Confit d'ail

The French name for this two-ingredient but flavor-packed recipe translates simply as preserved garlic, but what it is in the literal sense is garlic that has been slowly simmered in olive oil. And this has many great outcomes. The most obvious is that it removes the garlic's sharpness (but I like that, too). It also makes the cloves as soft as butter (literally). Once cooked in this fashion the garlic can simply be spread on toast points (if you're not planning any close tête-à-têtes). But where this really shines is an ingredient in other recipes. Mash it into the pan when making pasta recipes, puree it with sauces or dips, and use it in soups or stews (I use this garlic method when making Lebanese lentil and lamb soup/stew). And while I keep mentioning on what to do with the garlic, a bi-product of this recipe is the oil. Initially this recipe was likely meant as a confit (a way of preserving the garlic) by packing it in oil. Today, of course--with modern refrigeration--this is no longer necessary. But the oil itself is delicious. Use this garlic-infused oil to saute vegetables, chicken, or fish for added flavor, or simply dip bread in it. I could go on about this simple recipe but I'll stop here with just one more simple comment...this is good stuff; try this, you won't be sorry.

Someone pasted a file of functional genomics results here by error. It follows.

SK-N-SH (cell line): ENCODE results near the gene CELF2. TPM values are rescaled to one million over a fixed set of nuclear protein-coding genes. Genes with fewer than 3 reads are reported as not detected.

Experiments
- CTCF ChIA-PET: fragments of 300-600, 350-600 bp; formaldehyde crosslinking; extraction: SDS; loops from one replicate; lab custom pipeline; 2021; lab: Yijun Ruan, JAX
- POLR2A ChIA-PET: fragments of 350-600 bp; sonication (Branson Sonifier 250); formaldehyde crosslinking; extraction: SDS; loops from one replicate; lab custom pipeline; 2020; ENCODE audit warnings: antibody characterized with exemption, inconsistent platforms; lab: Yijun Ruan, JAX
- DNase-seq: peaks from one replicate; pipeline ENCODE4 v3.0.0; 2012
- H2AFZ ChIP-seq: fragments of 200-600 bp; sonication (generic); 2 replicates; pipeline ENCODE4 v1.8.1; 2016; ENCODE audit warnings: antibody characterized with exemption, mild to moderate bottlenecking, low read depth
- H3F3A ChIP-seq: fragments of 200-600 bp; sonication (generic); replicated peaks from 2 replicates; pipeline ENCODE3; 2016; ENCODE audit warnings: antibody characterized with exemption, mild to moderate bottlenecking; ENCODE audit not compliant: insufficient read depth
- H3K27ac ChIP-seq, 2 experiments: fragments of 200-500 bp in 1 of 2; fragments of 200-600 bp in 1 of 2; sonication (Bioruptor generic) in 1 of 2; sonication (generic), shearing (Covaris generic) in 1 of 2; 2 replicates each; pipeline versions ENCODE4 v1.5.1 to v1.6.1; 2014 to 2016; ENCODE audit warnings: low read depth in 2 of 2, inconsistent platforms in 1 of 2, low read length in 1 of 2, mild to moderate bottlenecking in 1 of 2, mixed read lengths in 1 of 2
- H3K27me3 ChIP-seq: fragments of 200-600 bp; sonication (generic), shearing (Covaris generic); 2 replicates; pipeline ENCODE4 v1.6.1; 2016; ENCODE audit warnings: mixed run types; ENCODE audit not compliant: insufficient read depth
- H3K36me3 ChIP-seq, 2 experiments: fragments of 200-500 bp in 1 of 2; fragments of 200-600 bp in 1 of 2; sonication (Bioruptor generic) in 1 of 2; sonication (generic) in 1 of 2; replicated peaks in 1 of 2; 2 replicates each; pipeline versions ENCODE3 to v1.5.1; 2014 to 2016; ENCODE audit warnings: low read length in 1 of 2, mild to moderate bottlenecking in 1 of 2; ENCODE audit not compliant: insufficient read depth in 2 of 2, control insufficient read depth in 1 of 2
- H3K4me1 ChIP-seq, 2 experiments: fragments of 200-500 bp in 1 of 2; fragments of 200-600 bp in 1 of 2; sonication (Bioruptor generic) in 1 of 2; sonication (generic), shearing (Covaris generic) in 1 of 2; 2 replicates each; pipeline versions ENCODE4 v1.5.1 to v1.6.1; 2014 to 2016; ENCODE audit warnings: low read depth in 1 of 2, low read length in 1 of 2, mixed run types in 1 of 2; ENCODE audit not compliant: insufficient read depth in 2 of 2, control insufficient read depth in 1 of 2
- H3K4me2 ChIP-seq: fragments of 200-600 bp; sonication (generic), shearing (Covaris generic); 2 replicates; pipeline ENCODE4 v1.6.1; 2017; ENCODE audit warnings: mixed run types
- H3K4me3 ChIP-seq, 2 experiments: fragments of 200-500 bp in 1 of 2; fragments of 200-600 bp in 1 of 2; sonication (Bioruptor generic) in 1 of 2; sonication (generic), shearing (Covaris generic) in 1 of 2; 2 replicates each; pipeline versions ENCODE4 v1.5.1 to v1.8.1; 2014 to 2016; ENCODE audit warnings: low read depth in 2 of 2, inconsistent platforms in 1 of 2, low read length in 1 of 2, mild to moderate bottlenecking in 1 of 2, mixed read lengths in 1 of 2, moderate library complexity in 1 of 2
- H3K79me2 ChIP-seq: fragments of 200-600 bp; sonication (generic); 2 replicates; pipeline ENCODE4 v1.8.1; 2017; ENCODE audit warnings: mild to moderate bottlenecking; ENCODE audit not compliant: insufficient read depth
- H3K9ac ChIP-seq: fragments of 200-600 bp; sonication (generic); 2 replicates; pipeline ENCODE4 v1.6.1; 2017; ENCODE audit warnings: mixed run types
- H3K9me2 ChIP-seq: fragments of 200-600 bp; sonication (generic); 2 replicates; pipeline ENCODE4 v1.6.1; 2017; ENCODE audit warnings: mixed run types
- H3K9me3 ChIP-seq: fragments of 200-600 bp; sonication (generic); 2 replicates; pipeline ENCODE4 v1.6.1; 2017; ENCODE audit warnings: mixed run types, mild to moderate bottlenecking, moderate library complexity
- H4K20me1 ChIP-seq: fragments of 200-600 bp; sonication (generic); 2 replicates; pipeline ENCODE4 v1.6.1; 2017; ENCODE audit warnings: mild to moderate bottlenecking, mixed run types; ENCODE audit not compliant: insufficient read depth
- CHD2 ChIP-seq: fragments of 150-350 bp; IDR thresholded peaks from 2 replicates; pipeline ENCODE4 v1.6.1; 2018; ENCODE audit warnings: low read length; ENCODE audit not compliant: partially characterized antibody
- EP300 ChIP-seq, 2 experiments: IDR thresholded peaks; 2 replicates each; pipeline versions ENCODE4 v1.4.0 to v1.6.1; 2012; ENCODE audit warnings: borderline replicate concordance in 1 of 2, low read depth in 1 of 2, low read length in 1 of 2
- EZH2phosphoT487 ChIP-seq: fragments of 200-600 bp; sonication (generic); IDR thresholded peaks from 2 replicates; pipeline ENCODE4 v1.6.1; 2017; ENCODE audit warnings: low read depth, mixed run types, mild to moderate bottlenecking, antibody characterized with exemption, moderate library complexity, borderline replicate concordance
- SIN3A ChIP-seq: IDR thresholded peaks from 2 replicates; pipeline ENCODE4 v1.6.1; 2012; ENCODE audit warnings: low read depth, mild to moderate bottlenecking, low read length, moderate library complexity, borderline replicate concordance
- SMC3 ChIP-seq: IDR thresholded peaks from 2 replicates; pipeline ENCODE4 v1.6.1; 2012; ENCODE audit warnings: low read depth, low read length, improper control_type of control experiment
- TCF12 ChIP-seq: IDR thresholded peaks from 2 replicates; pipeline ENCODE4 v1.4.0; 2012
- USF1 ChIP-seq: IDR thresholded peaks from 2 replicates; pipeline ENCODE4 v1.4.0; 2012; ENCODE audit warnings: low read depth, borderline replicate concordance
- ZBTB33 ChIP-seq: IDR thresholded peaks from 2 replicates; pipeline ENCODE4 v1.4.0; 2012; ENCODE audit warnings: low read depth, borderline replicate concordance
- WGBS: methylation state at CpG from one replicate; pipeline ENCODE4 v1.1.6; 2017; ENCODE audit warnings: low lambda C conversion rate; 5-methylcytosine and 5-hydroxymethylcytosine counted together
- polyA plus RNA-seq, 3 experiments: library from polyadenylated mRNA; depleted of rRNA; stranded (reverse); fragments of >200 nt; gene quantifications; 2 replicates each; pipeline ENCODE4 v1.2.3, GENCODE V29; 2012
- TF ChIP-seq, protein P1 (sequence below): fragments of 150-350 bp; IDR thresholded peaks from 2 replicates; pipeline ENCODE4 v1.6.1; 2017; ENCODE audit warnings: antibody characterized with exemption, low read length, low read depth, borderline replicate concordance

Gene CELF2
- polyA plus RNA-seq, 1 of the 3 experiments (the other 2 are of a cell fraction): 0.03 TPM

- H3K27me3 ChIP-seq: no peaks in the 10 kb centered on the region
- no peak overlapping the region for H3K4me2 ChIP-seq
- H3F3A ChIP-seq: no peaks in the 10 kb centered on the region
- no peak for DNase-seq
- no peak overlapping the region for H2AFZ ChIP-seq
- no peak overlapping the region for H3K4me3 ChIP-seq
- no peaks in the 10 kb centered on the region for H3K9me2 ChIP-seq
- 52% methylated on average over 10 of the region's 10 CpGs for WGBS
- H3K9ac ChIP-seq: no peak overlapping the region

Confit d'ail
peeled garlic cloves
olive oil

Lay fresh peeled garlic cloves in a single layer in a small skillet. Add enough olive oil to the pan that the garlic cloves are sufficiently covered. Set the skillet over medium-high heat and cook it until the garlic begins to simmer in the oil. Lower the heat so the garlic is very slowly simmering. Cook the garlic for about 10 minutes, or until it is golden brown and very soft. Allow the garlic to cool in the oil. It is ready to use as is or it can be stored in the oil in refrigeration. 

Urban Simplicity.